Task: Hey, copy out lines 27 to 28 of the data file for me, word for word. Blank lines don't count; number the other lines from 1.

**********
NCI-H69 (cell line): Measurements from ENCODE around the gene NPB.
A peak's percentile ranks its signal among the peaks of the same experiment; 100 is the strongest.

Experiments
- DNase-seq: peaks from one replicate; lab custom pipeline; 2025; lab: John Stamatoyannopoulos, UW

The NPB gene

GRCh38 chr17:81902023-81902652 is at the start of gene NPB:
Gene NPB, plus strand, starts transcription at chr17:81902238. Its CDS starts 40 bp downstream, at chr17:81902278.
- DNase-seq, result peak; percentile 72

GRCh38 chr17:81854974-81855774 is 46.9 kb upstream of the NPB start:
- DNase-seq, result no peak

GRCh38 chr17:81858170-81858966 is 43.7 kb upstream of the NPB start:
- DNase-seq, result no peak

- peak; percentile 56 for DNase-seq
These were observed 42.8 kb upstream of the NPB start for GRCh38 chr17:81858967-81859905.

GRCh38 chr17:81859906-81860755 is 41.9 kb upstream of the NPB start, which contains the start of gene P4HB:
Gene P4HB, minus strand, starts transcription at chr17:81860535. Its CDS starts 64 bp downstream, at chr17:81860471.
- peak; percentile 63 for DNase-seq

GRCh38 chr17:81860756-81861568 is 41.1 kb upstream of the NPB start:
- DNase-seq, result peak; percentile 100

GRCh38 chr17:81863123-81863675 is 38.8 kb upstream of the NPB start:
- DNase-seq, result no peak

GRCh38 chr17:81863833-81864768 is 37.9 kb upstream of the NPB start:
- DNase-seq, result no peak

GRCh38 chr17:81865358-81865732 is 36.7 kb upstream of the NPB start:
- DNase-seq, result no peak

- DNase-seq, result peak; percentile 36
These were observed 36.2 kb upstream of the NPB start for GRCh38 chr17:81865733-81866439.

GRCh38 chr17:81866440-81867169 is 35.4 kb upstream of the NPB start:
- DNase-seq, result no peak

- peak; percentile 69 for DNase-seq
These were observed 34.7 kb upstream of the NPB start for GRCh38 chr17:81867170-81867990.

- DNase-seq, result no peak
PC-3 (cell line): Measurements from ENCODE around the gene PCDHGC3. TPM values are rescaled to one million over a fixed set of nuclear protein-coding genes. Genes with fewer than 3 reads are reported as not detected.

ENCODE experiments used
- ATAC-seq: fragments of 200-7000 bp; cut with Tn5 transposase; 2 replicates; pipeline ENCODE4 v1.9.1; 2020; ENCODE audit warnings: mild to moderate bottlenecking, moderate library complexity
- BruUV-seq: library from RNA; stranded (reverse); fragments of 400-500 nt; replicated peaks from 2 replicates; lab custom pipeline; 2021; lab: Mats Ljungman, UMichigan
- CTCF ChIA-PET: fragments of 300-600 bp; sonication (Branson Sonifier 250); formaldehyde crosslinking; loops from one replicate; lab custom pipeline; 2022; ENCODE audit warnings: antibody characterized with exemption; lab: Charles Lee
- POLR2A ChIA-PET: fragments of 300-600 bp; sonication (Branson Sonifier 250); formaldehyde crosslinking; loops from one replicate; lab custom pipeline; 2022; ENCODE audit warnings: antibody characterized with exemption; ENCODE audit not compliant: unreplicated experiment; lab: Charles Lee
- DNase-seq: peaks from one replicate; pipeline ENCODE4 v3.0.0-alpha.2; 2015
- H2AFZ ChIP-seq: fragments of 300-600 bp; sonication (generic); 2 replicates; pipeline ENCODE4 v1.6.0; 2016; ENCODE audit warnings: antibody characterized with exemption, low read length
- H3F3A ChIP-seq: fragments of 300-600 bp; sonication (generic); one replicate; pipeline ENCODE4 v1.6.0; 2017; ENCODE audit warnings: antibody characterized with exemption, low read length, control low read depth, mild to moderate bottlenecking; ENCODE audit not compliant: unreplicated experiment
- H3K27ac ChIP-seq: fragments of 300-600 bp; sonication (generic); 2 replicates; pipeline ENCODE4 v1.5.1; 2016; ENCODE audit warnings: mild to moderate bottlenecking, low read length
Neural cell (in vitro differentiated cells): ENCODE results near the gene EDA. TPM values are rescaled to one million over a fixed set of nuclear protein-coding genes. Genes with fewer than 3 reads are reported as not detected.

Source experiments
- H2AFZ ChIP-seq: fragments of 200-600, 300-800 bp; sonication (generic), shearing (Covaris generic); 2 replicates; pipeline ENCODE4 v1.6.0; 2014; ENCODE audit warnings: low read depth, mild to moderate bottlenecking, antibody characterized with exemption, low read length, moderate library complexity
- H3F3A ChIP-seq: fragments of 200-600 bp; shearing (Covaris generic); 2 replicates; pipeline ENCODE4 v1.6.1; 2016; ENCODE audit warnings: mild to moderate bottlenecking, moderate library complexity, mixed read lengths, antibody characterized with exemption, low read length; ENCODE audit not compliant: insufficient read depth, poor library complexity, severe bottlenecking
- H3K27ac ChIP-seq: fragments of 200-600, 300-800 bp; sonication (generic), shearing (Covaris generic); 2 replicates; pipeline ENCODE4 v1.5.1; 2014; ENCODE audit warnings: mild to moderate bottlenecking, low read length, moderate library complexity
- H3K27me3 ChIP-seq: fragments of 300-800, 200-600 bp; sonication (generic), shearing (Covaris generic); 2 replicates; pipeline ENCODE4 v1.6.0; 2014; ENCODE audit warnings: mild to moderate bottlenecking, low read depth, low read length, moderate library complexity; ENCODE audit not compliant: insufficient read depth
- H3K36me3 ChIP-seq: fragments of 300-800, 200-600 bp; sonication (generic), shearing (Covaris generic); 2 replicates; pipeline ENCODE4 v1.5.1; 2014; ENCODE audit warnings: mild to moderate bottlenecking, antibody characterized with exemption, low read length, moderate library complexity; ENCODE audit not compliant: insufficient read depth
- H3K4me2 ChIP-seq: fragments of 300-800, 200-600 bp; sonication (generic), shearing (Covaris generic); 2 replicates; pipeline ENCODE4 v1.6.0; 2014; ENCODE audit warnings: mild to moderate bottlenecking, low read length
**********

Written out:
These were observed 36.2 kb upstream of the NPB start for GRCh38 chr17:81865733-81866439.

GRCh38 chr17:81866440-81867169 is 35.4 kb upstream of the NPB start: